For most people, Harry Potter and the Prisoner of Azkaban — the third Harry Potter book — is their favorite. It’s the last of the books in the series to be tightly written (and edited), but the first to really explore its themes in a complex manner. And the climax is marvelous.
I didn’t really care for the first two Harry Potter films (though we had fun attending the second film in costume); I found them loud and garish and, well, annoying.
I’m happy to report that the third film adaptation is a refreshing change. The overall presentation is darker — the visuals and the sets, I mean. There’s more of an emphasis on character and story and less of an emphasis on gee-whiz special effects (though Buckbeak the hippogriff is amazing, the best CGI character I’ve seen yet: on a par with Gollum). There’s far, far less Quidditch, and no mention at all of the House Cup. This is the best film of the three so far, just as the third book is the best in the series.
In fact, from its middle, this film is nearly perfect. And it’s nearly a perfect adaptation. I actually had tears in my eyes as I watched my favorite scenes unfold, scenes I’d imagined in my mind for years, scenes created on screen in pitch perfect accuracy (unlike Peter Jackson’s mutilation of The Lord of the Rings).
My favorite part of the book/film is when Harry learns (and then uses) the Patronus charm. The Patronus is designed to ward the Dementors, the terrifying guards of Azkaban, the wizarding prison. Dementors suck joy, happiness, and hope — and eventually the soul — from their victims. They’ve caused trouble for Harry, and he wants a way to protect himself.
A wizard creates a Patronus by concentrating on the happiest moment of his life. This strong, positive emotion wards him from the despair and hopelessness represented by the Dementors.
How would my Patronus manifest itself? Which moment in my life was happiest?
In many ways, I feel as if Kris and I are trying to recreate happy moments from our childhood with this new home. If we follow our plan, the downstairs living area will feel very much like your grandparents’ house might have thirty years ago.
The furniture and painting Kris received when her grandmother died will be featured prominently around the house. We recently purchased a kitchen stool exactly like the one in my grandparents’ kitchen (only ours is yellow and theirs was pink); we have a heavy black rotary-dial telephone like my grandparents had; we’ll be hanging mirrors on the walls — as the current owners have — and one of the mirrors is one that hung on my parents’ bedroom wall when I was growing up; and so on.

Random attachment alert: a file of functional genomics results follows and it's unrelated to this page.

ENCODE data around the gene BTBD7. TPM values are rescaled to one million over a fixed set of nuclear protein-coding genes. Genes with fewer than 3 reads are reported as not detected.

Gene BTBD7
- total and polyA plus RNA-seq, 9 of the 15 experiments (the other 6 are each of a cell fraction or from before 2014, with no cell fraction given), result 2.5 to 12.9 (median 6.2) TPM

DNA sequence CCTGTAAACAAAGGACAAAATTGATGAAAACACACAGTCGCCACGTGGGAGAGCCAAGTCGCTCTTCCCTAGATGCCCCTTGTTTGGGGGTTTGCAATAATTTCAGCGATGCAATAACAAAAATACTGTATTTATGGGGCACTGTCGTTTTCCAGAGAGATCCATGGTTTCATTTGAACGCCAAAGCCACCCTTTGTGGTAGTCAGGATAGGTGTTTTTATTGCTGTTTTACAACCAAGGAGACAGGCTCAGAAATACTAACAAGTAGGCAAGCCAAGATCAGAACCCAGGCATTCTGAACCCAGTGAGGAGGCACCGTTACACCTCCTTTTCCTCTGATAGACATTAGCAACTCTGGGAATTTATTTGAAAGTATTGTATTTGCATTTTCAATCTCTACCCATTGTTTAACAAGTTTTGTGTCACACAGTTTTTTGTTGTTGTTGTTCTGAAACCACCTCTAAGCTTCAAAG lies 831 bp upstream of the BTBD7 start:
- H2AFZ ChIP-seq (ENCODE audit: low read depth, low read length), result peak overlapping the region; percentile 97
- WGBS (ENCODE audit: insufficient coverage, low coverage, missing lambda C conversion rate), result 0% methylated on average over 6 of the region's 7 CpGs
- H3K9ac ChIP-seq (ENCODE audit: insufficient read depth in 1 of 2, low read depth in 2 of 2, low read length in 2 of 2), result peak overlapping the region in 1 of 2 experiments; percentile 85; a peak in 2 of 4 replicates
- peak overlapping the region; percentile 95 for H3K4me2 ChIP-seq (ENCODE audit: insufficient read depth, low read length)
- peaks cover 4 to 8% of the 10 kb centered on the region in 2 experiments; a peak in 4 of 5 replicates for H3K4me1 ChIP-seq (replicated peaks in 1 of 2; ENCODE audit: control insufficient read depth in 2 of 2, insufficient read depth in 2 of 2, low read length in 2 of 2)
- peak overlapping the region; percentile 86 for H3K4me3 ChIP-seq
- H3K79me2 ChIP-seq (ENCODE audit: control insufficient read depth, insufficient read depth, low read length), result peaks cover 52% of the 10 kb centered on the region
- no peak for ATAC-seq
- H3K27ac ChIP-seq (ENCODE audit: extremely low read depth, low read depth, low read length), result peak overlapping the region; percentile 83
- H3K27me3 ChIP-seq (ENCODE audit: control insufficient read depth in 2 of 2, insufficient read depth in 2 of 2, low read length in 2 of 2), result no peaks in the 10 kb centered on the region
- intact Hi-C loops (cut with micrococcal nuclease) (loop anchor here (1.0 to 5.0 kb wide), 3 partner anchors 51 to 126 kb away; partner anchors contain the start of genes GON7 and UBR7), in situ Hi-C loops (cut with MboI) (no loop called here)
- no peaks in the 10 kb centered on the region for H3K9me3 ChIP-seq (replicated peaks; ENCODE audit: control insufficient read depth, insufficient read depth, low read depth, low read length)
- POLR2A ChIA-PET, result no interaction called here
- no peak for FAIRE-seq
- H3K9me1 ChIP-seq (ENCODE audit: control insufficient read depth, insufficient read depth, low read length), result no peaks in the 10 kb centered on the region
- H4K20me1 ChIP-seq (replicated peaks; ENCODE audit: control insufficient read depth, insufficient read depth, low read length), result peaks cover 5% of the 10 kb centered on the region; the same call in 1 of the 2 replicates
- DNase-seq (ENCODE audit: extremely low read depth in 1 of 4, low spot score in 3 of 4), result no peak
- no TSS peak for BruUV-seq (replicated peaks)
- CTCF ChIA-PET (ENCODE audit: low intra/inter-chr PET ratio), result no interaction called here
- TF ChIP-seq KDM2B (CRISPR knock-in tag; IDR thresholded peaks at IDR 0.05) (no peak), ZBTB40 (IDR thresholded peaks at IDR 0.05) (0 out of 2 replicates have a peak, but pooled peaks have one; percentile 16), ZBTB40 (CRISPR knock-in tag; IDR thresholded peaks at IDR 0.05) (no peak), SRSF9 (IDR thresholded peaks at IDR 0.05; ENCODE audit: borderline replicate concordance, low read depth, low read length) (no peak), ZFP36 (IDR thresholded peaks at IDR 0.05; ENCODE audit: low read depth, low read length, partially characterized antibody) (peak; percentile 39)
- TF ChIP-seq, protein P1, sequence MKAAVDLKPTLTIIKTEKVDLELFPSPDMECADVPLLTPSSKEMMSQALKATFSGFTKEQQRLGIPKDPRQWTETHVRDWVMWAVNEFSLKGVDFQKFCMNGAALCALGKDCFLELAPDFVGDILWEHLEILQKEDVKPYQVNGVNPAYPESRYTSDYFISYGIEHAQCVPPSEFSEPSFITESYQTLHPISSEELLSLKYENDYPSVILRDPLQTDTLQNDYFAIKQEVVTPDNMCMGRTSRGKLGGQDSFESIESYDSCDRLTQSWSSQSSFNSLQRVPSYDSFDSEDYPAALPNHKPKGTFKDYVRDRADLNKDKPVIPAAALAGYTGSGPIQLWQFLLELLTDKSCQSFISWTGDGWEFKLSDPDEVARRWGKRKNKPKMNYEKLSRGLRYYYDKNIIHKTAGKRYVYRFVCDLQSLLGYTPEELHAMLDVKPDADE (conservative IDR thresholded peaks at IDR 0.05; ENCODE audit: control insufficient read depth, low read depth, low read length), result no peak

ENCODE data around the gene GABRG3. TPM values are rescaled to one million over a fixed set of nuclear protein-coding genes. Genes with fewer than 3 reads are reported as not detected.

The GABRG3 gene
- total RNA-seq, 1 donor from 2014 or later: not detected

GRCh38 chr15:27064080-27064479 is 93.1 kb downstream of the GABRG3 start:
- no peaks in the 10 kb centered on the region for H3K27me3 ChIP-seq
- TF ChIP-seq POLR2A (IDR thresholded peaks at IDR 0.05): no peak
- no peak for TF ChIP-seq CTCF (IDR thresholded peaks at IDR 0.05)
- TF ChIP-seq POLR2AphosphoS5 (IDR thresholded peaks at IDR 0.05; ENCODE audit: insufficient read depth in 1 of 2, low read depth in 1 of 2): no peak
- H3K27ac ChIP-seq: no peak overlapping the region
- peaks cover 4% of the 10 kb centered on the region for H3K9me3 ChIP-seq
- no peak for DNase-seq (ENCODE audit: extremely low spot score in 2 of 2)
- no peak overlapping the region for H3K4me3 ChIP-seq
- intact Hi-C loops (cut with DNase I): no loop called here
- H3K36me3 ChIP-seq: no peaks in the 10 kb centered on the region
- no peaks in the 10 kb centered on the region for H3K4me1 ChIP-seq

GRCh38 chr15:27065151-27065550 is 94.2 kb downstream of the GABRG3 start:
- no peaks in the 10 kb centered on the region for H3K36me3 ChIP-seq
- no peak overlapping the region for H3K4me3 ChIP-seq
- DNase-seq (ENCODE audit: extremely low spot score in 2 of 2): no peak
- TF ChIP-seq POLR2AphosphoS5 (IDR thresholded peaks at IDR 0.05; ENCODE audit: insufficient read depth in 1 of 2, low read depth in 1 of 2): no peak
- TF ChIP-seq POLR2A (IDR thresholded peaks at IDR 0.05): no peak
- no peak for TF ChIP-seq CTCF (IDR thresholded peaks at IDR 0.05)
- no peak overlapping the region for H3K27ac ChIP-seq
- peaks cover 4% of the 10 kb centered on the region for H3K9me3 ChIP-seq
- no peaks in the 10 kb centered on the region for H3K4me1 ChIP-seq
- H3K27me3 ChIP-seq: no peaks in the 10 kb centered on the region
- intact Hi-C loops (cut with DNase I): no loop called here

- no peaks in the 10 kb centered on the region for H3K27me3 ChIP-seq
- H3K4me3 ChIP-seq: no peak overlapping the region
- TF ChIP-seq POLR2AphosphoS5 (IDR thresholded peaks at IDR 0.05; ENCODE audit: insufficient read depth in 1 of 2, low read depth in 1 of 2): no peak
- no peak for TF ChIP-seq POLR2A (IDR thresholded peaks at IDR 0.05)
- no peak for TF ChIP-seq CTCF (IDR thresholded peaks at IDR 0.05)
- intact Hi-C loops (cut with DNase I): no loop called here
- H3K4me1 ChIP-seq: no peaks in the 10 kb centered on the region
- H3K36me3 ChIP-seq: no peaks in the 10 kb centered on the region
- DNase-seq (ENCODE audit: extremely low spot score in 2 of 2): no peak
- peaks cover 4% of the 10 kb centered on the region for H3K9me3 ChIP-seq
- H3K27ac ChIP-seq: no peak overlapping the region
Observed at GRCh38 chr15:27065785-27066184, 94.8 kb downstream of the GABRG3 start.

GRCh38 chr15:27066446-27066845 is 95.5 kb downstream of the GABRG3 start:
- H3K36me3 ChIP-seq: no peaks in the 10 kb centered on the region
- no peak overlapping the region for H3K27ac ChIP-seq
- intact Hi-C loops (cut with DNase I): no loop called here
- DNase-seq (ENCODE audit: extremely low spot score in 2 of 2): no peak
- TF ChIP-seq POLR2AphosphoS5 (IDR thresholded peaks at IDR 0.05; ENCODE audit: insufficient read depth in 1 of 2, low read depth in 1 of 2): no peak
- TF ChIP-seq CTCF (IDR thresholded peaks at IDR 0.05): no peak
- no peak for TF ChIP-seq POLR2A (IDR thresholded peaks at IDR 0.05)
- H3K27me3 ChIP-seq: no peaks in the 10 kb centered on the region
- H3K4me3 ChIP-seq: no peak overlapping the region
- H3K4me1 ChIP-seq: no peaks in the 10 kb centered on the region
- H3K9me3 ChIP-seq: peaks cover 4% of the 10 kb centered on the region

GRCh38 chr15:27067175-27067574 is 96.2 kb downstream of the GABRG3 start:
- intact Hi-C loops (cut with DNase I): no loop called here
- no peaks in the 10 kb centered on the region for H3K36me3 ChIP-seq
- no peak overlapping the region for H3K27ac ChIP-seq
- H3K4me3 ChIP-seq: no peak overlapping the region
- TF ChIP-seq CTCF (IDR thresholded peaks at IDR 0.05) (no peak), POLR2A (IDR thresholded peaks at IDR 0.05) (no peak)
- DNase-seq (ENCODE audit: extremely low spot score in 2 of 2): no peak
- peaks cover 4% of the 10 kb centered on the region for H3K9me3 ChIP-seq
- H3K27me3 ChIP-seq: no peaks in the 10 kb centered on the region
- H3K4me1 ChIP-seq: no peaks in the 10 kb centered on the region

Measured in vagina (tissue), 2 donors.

I can’t keep away from the new house. I drive past it whenever I travel to or from Portland (which I’ve done several times this past week). Yesterday, before the movie, we stopped for a visit. The annual neighborhood garage sale was in progress, so we were able to see the stuff John and Mary Jo (and Gerry) don’t plan to keep.
“Hey!” I said, pointing at an old leather-covered chair. “They’re selling my chair.” When we first toured the house, I fell in love with this chair, which had been sitting in the kitchen. It’s old, and a bit rickety, but it’s comfortable (and comforting). I had wanted to write the chair into our offer, but Kris and Mary argued that it would be too frivolous.
“You want that chair?” asked Mary Jo, disbelieving. She laughed. “That’s Gerry’s chair. He loves it, too.” (Gerry is her housemate.)
Gerry appeared, beaming. “The chair is $25, but for you it’s only $20,” he said. I thanked him, paid him, and then carried the chair back to its proper spot in the kitchen.
“Do you want this old end table?” Mary Jo asked when we’d gone back out to the garage sale. “It’s forty years old. It was my mother’s. She loved it. I hate to sell it, but we don’t have a place for it.”
“Sure,” I said. “We can use that.” And so I carried the coffee table back into the living room.
The current owners have a long Davenport in the front room. Though it’s large and its form is fine, it’s rather ugly.
“Do you want this Davenport, too?” Mary Jo asked. We did not.
But, in a way, I did. My grandfather had a long, ugly Davenport, too: a mauve-colored beauty with a flowery pattern etched in the fabric. (The fabric was very firm, so that if you slept on it, the pattern would be etched in your cheeks). Every day, after a lunch of Campbell’s bean with bacon soup, grandpa would sleep on the Davenport for fifteen minutes to half an hour. Then he’d rise suddenly, get to his feet, and say, “Well, time to get back to work.” And then he’d go out to his garden or his cows or his woods.
Things from our childhood are comforting, are they not?
I really like the house’s current owners. They seem like good people.